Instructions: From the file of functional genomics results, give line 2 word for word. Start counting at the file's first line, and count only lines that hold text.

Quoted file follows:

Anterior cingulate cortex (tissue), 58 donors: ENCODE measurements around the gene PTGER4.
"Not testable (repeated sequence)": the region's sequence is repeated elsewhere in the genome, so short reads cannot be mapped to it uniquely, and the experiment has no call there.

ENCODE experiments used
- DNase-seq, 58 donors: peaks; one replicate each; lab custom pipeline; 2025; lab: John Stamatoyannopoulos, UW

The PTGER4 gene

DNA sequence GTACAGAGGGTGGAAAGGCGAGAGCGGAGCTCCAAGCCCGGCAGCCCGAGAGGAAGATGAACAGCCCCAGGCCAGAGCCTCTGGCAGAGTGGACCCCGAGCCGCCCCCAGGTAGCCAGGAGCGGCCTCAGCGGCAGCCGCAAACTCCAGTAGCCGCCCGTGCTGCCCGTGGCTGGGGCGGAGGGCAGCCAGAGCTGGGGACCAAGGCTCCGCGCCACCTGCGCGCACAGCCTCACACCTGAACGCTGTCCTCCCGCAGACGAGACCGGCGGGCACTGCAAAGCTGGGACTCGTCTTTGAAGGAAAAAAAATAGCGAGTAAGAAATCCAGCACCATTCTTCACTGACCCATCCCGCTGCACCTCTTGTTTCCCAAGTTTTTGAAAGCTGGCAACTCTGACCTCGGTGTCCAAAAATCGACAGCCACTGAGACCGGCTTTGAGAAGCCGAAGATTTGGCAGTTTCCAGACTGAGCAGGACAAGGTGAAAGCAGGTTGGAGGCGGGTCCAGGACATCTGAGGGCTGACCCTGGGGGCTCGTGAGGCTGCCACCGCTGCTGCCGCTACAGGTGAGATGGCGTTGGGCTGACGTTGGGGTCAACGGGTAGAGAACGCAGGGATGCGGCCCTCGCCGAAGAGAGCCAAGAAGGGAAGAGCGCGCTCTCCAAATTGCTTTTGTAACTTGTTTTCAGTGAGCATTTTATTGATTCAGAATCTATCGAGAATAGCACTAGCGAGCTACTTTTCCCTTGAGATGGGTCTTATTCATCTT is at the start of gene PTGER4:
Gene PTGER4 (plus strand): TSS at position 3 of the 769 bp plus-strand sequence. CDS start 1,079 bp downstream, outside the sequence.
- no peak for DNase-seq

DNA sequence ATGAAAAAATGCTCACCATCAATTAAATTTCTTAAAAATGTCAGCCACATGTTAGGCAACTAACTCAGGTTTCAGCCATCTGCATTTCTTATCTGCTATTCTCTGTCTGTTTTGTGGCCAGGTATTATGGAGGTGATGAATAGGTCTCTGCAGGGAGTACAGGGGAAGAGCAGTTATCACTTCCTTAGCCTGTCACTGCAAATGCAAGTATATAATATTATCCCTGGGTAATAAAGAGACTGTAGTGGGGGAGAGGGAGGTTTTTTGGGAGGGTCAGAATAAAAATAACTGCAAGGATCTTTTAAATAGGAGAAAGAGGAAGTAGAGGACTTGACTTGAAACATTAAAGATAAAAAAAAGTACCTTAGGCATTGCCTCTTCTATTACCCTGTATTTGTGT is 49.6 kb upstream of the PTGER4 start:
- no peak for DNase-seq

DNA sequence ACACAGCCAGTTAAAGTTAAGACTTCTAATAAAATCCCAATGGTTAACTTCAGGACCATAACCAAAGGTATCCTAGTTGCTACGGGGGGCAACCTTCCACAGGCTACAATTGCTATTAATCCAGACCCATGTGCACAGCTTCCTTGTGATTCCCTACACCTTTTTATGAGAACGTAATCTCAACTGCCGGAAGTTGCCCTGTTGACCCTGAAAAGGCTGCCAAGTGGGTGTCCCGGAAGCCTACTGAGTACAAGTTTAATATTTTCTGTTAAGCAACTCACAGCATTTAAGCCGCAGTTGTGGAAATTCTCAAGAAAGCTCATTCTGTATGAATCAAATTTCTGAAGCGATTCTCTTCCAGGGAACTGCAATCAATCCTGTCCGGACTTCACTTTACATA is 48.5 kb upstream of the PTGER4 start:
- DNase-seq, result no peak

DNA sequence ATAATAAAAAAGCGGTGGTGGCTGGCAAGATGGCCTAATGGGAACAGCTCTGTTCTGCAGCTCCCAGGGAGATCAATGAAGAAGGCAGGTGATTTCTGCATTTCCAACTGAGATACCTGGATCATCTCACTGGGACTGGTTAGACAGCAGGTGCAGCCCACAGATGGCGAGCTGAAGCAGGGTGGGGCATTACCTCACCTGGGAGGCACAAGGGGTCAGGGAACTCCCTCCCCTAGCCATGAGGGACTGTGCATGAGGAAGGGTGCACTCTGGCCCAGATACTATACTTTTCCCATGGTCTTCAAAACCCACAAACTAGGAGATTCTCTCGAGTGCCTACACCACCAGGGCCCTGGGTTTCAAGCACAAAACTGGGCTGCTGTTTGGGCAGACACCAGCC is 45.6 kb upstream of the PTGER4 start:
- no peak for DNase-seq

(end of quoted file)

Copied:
"Not testable (repeated sequence)": the region's sequence is repeated elsewhere in the genome, so short reads cannot be mapped to it uniquely, and the experiment has no call there.